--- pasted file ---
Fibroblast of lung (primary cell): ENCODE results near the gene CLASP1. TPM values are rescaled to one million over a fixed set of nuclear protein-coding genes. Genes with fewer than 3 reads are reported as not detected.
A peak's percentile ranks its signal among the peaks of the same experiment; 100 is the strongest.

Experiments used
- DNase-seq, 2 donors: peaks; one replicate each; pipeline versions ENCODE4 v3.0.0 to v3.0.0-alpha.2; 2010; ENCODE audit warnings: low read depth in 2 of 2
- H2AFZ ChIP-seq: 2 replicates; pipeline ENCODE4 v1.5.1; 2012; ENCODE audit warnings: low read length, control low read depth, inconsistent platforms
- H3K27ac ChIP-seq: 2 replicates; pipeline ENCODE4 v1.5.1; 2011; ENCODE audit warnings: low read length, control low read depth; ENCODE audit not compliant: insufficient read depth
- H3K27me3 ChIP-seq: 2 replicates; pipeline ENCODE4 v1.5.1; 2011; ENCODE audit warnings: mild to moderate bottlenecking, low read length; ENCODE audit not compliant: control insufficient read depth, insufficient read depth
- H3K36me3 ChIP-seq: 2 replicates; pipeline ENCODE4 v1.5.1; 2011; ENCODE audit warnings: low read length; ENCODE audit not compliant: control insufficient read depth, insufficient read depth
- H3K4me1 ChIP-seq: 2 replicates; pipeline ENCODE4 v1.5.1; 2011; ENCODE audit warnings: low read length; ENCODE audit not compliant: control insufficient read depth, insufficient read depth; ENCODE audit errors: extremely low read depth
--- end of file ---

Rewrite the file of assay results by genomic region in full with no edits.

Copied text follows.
Fibroblast of lung (primary cell): ENCODE results near the gene CLASP1. TPM values are rescaled to one million over a fixed set of nuclear protein-coding genes. Genes with fewer than 3 reads are reported as not detected.
A peak's percentile ranks its signal among the peaks of the same experiment; 100 is the strongest.

Experiments used
- DNase-seq, 2 donors: peaks; one replicate each; pipeline versions ENCODE4 v3.0.0 to v3.0.0-alpha.2; 2010; ENCODE audit warnings: low read depth in 2 of 2
- H2AFZ ChIP-seq: 2 replicates; pipeline ENCODE4 v1.5.1; 2012; ENCODE audit warnings: low read length, control low read depth, inconsistent platforms
- H3K27ac ChIP-seq: 2 replicates; pipeline ENCODE4 v1.5.1; 2011; ENCODE audit warnings: low read length, control low read depth; ENCODE audit not compliant: insufficient read depth
- H3K27me3 ChIP-seq: 2 replicates; pipeline ENCODE4 v1.5.1; 2011; ENCODE audit warnings: mild to moderate bottlenecking, low read length; ENCODE audit not compliant: control insufficient read depth, insufficient read depth
- H3K36me3 ChIP-seq: 2 replicates; pipeline ENCODE4 v1.5.1; 2011; ENCODE audit warnings: low read length; ENCODE audit not compliant: control insufficient read depth, insufficient read depth
- H3K4me1 ChIP-seq: 2 replicates; pipeline ENCODE4 v1.5.1; 2011; ENCODE audit warnings: low read length; ENCODE audit not compliant: control insufficient read depth, insufficient read depth; ENCODE audit errors: extremely low read depth